I’m interested in what this does for male self esteem. The Real Woman industry has become so prevalent that you can barely swing a cliche around without hitting a "Danger! Curves ahead!" sign. Women are told constantly that we are all beautiful. That our bodies are beautiful in all their various glories (unless you’re naturally thin, in which case you’re told you’re not real and men hate you), and variety is the spice of life. We’re given Real Women campaigns, and told our penchant for chocolate makes us more interesting than women who diet. We are so obsessed with the idea of proclaiming our diverse beauty that we’re at risk of dismantling the patriarchy only to construct a sprawling cult of self worship in its place.

But where are the people reassuring the Average Joe that his body is beautiful? A man doesn't enjoy untold social power just because he likes seeing half-naked women in magazines. I enjoy seeing photos of The Gosling with his shirt off too — let’s not turn this into a fear of the naked form. Who's to say he might not like some reassurance that when HE takes his clothes off in the misty-eyed light of a new romance, his paramour is going to gaze on him with the same kind of wonder and lust she’s been told she deserves? Why do we assume that just because men aren’t routinely the object of voyeuristic critique that they don’t also need some kind of acknowledgement that their bodies are, from a purely aesthetic point of view, also desirable in all their various forms? Do we ever consider the self-esteem of men who don’t fit into the current mould of male beauty — chiselled, fit and sadly hairless?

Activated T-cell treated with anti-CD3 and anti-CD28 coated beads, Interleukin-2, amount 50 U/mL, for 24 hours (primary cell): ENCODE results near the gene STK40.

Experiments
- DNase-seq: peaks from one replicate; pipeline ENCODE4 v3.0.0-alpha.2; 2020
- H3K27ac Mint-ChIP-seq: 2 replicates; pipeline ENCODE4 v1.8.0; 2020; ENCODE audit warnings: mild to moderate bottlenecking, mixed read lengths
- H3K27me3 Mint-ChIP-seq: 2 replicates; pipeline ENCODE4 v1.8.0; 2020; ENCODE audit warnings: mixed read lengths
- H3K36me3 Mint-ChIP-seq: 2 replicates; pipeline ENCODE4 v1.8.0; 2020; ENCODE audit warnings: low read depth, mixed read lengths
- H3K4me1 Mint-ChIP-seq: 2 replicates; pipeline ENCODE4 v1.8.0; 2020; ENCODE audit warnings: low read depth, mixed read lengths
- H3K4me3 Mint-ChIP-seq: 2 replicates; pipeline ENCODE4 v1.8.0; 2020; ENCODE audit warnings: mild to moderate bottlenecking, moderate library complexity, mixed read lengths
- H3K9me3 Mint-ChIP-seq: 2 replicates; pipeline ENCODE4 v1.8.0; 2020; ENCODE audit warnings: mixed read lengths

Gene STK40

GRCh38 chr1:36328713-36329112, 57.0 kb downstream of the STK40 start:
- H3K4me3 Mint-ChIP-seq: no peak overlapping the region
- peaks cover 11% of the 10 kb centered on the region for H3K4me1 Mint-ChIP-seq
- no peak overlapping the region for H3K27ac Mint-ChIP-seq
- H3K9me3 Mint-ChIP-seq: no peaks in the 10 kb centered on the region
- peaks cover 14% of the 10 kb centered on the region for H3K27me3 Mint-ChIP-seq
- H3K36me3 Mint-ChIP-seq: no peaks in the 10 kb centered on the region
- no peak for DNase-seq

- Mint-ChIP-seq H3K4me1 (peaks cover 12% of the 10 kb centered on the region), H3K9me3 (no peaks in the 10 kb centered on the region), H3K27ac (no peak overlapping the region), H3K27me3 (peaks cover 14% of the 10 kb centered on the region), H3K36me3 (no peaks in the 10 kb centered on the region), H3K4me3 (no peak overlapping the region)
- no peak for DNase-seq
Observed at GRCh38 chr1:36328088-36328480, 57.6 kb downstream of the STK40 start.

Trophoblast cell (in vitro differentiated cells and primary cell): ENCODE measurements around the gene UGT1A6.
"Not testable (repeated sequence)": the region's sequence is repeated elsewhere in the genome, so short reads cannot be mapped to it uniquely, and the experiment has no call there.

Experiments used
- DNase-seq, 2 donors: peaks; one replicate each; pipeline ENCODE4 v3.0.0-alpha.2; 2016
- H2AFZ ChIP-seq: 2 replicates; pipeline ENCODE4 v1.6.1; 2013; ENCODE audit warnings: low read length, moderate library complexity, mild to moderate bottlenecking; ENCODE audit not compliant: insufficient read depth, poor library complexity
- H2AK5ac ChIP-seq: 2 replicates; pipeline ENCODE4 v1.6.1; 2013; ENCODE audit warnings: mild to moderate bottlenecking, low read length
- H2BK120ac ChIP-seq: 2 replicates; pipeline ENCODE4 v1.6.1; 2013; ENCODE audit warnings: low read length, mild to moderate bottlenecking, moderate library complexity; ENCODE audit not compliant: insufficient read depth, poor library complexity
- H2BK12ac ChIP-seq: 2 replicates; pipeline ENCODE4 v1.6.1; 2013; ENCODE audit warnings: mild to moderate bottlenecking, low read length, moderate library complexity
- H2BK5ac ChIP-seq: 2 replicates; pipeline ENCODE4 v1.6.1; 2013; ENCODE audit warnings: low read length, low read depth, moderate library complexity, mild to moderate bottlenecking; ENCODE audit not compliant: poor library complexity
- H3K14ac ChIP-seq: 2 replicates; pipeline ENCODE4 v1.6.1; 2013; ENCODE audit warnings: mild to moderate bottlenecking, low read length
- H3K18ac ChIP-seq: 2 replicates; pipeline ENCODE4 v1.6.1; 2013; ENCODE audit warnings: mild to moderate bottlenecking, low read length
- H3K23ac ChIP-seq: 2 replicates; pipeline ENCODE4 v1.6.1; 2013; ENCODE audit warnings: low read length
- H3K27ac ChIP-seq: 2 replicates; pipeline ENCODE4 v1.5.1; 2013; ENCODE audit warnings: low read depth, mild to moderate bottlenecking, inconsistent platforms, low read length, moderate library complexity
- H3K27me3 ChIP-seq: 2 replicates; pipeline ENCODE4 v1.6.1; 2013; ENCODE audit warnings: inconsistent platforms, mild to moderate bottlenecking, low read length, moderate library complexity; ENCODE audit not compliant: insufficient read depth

Covers like the Del Ray shoot are exploitative not because the naked form is inherently passive, but because the intention is exploitative. Anyone who argues otherwise is kidding themselves. We can legitimately argue that men are protected from the exhausting self-loathing that comes from living in a culture that rewards women’s achievements by letting people gaze on them naked. We can even argue that their need for sensitive body image campaigns is rendered mute because men aren’t, on the whole, told that their overarching value comes from the way they look.  

But that doesn’t mean that, repeated often enough, the phrase "no one wants to see naked men" isn’t going to be internalised by some of them — particularly those who feel they fall physically short of the ideals of aesthetic masculinity that do get praised in our society. I don’t think we gain anything by refusing to talk about what that means. It is no doubt damaging to objectify one sex for the apparent advantage of the other, and participating in your own objectification doesn’t make the action any more equal or empowering. But we also gain nothing by pretending that men are immune to the crushing self-doubt experienced by women simply because they get more pictures of boobs to look at.

This Thursday lunchtime, Clementine will be speaking at Melbourne's Wheeler Centre on the myth of equality and the resurgence of the sexist backlash against feminism. Entry is free! Find out more here: The Wheeler Centre.